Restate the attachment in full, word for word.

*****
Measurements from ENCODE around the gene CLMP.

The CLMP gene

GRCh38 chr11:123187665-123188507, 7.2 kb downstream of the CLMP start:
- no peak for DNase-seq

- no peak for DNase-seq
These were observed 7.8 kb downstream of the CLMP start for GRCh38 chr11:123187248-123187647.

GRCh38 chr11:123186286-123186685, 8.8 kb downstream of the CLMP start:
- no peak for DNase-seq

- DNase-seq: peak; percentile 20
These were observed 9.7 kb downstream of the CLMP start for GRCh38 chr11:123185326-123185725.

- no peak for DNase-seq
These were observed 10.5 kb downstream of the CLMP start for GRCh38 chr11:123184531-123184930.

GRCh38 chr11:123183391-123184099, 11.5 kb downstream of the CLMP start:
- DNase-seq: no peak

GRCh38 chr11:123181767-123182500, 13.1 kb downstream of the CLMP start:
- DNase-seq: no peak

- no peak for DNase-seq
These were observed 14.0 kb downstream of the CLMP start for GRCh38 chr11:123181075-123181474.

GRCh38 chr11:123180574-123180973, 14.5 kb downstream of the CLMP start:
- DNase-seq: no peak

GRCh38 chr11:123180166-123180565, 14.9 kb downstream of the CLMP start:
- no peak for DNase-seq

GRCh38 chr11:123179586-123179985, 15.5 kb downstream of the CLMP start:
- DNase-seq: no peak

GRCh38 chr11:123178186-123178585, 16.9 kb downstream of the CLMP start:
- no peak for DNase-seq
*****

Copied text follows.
Measurements from ENCODE around the gene CLMP.

The CLMP gene

GRCh38 chr11:123187665-123188507, 7.2 kb downstream of the CLMP start:
- no peak for DNase-seq

- no peak for DNase-seq
These were observed 7.8 kb downstream of the CLMP start for GRCh38 chr11:123187248-123187647.

GRCh38 chr11:123186286-123186685, 8.8 kb downstream of the CLMP start:
- no peak for DNase-seq

- DNase-seq: peak; percentile 20
These were observed 9.7 kb downstream of the CLMP start for GRCh38 chr11:123185326-123185725.

- no peak for DNase-seq
These were observed 10.5 kb downstream of the CLMP start for GRCh38 chr11:123184531-123184930.

GRCh38 chr11:123183391-123184099, 11.5 kb downstream of the CLMP start:
- DNase-seq: no peak

GRCh38 chr11:123181767-123182500, 13.1 kb downstream of the CLMP start:
- DNase-seq: no peak

- no peak for DNase-seq
These were observed 14.0 kb downstream of the CLMP start for GRCh38 chr11:123181075-123181474.

GRCh38 chr11:123180574-123180973, 14.5 kb downstream of the CLMP start:
- DNase-seq: no peak

GRCh38 chr11:123180166-123180565, 14.9 kb downstream of the CLMP start:
- no peak for DNase-seq

GRCh38 chr11:123179586-123179985, 15.5 kb downstream of the CLMP start:
- DNase-seq: no peak

GRCh38 chr11:123178186-123178585, 16.9 kb downstream of the CLMP start:
- no peak for DNase-seq